Tag Archives: cassiphone

cassiphone – A Water Nymph

4 Mar


Even though I didn’t know her very well at the time, cassiphone‘s was the first piece that I knew *exactly* what I was going to do. I knew within five minutes.

My notes for cassiphone:
pencil sketch, coloured, V&A

Last April I’d been up to the V&A to sketch with my art class. At first everyone apprehensive about doing it in front of other people, but it turned out to great – really inspiring. Our task for the day had been to use colour pencils to investigate tone and we’d spent the time in the Cast Courts. Statues are great for tone and it’s amazing the difference there is between colour tonal pictures and plain graphite or charcoal. You can get some amazing effects. I drew a very nice lion and the back(side) of some nekkid boy who was blowing a trumpet. I had been planning for months to go back to the V&A by myself to do it again. While I really liked both the pics I’d done before, the lion suffered from me pressing too hard (once you press, you can’t unpress, you can only press harder), and I felt that I’d only began to understand the purple/blue/green/yellow colour combo I’d been using on the boy.

This seemed the perfect opportunity to do it again. cassiphone loves things Roman, so I would go find her a nice Roman statue and draw it in colours! When I got back to the Cast Courts, however, I remembered *Doh!* Medieval!! – perhaps cassiphone would like to make do with something else[1]. After a considered tour of the Courts, I found a series of water nymphs that I really liked. I didn’t know it at the time, but these nymphs were (casts of) the work of Jean Goujon, who carved the nymphs for the Fontaine des Innocents in Paris. (The originals are now in the Louvre).

One of them stood out immediately (frankly, I think it was her sexy stomach), so i did a quick and dirty graphite sketch to warm up – twenty minutes all up. Then I thought I should give another nymph a go and did a (still fairly quick and dirty – and I pressed too hard) sketch in colour. Another 30 minutes gone and I thought I’ve got all the time in the world!! I still liked the first one best so I quickly tried out her head (being properly careful) and decided I time for a lovely lunch (pot o tea and a chocolate brownie 🙂 in the Museum’s Cafe. I then had about 2 and a bit hours before I was scheduled to meet my friend for afternoon tea[2]. I got out my heavy cream (A4) cartridge paper and started. So now I was doing it ‘proper’, there was a lot more thinking, a lighter touch, and it was much much slower! After 2 hours I’d done her outline, but had only filled in the detail to her waist. I texted my friend for a half hour stay, but after that I was not much further, and I really needed a break anyway. So I finished her feet and legs at home. Luckily my camera takes photos because I totally didn’t *think* about taking my camera, which was stooopid of me. All in all this visit was a good lesson for me of the merits of quick n dirty, versus the payoff you do get when you draw proper.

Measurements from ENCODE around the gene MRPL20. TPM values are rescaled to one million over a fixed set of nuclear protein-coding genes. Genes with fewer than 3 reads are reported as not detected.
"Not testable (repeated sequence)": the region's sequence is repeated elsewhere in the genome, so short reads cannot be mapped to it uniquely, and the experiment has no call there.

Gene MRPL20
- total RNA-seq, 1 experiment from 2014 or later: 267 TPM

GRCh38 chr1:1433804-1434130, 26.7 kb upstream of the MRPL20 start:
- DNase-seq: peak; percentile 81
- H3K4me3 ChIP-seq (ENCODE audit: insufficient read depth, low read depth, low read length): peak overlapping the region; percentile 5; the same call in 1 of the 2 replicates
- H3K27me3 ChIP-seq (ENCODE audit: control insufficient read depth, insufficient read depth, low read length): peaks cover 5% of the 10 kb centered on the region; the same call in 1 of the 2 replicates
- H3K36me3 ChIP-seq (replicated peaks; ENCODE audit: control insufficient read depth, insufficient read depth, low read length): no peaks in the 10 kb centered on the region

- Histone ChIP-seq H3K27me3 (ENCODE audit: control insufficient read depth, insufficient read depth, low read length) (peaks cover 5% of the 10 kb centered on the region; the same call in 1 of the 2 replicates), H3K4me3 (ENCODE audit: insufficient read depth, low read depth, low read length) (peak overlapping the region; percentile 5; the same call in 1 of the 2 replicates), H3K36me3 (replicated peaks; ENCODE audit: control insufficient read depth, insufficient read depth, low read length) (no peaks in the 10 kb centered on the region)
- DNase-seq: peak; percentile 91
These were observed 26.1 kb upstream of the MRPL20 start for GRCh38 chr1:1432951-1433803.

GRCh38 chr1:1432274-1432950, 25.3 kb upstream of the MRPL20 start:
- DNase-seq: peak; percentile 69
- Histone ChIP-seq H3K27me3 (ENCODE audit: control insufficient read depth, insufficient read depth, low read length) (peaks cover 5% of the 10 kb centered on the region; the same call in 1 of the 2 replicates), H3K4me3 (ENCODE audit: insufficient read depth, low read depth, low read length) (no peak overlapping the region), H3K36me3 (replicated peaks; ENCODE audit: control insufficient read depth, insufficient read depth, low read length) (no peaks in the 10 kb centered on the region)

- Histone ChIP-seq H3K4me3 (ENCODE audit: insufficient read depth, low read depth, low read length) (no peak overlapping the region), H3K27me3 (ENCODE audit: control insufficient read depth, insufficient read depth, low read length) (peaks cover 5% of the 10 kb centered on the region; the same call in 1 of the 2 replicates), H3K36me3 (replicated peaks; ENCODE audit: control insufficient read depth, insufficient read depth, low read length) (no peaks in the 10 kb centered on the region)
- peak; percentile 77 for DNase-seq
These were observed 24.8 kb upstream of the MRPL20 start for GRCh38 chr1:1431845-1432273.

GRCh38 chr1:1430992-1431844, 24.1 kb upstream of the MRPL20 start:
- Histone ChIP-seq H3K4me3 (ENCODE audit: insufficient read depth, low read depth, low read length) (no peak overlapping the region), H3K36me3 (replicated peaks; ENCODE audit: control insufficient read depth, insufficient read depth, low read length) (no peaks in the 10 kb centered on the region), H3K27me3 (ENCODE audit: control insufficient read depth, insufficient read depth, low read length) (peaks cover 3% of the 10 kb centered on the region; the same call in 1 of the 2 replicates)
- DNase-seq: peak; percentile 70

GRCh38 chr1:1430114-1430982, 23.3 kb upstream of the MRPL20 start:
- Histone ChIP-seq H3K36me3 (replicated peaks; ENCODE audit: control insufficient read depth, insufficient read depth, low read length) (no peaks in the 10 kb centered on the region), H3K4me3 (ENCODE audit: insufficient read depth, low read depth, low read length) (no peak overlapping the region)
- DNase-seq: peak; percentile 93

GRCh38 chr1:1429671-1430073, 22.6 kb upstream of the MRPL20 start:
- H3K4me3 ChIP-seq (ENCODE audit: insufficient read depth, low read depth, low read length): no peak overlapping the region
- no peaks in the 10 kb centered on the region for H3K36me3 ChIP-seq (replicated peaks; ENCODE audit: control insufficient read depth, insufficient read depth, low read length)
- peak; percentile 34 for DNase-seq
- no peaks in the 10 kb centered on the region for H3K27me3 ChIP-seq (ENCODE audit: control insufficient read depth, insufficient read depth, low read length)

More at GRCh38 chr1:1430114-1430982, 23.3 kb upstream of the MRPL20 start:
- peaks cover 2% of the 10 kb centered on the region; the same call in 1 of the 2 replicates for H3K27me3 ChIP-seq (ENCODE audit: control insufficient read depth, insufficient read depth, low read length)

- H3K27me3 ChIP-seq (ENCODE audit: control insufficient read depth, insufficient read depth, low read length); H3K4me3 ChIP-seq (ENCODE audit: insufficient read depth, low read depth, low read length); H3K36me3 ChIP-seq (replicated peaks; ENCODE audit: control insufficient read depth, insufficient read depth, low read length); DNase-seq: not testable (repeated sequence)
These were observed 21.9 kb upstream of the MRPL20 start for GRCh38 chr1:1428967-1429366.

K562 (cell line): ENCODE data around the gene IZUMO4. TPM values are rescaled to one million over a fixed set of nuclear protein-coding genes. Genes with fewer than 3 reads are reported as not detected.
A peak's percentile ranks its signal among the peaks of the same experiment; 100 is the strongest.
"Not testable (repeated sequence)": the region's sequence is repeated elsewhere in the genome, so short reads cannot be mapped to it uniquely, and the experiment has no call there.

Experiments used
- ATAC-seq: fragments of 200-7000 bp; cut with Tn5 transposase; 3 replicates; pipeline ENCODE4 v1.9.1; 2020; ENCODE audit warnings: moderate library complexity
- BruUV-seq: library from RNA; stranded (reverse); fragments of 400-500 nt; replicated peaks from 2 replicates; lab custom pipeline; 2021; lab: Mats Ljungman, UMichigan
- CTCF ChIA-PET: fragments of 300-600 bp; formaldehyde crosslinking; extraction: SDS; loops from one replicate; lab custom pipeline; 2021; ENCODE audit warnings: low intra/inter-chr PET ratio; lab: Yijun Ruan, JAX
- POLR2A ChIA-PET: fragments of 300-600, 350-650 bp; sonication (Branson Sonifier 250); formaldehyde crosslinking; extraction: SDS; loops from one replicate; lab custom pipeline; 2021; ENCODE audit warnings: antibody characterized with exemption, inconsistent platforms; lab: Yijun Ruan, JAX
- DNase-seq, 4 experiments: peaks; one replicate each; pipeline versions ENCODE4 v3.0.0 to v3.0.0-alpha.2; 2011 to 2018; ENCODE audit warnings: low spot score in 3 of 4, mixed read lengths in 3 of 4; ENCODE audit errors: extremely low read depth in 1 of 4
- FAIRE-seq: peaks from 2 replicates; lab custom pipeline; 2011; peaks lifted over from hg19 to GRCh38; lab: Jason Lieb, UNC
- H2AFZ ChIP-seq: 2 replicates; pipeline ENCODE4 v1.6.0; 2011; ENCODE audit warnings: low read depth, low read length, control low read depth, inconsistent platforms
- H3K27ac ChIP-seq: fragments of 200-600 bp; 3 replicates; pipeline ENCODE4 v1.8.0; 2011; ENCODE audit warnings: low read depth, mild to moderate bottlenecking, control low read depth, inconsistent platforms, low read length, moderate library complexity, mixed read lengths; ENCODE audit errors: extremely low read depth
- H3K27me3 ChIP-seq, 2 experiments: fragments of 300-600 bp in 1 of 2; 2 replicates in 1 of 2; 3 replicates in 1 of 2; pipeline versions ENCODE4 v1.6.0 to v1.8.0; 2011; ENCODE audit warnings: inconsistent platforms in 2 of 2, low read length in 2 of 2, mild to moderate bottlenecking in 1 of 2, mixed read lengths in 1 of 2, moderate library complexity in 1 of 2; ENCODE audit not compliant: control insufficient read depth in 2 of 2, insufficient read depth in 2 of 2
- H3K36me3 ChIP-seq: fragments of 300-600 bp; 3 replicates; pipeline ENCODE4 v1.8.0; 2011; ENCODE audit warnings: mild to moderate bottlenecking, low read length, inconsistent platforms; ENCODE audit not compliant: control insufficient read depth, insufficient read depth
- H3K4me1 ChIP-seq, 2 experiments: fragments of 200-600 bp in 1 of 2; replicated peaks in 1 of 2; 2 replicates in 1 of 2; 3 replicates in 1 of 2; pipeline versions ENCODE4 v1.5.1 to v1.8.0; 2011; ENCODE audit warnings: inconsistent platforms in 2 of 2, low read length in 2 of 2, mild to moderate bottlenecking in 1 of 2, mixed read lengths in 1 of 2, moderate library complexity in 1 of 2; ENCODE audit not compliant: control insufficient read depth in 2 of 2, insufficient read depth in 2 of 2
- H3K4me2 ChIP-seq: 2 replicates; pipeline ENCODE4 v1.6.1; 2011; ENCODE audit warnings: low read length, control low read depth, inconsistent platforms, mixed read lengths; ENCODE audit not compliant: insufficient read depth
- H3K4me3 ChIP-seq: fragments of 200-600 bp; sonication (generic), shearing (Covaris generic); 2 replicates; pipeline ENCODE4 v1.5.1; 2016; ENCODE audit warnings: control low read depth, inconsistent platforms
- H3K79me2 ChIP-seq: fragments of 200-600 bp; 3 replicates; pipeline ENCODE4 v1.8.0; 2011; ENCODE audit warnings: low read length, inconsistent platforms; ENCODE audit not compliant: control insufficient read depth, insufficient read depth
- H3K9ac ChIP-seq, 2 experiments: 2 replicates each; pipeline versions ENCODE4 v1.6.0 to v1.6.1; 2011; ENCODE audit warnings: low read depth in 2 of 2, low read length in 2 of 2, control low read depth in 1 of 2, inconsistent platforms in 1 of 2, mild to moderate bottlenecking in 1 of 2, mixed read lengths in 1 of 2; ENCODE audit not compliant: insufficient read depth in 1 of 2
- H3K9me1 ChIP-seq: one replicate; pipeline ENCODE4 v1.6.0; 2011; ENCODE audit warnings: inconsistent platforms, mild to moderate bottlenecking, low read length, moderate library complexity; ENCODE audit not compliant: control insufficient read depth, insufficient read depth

I *love* this picture. I love the colours and think I used the combination of purple/blue/yellow/green much better than in my original nekkid boy. I’ve tried other colour combos, but nothing seems to really match it. I do love drawing – better than painting but that may just be practise. And mostly I love drawing at the V&A. It is still a most excellent experience and I should go back again 🙂

[1] Actually when I went off to have my lovely lunch, I found the Roman section, but I still like what I’d picked best. I also found a tiny but fascinating display on Maurice Sendak and Beatrix Potter, but that’s another story entirely.

[2] For more tea and brownies, perhaps?? Actually we went straight for the wine 🙂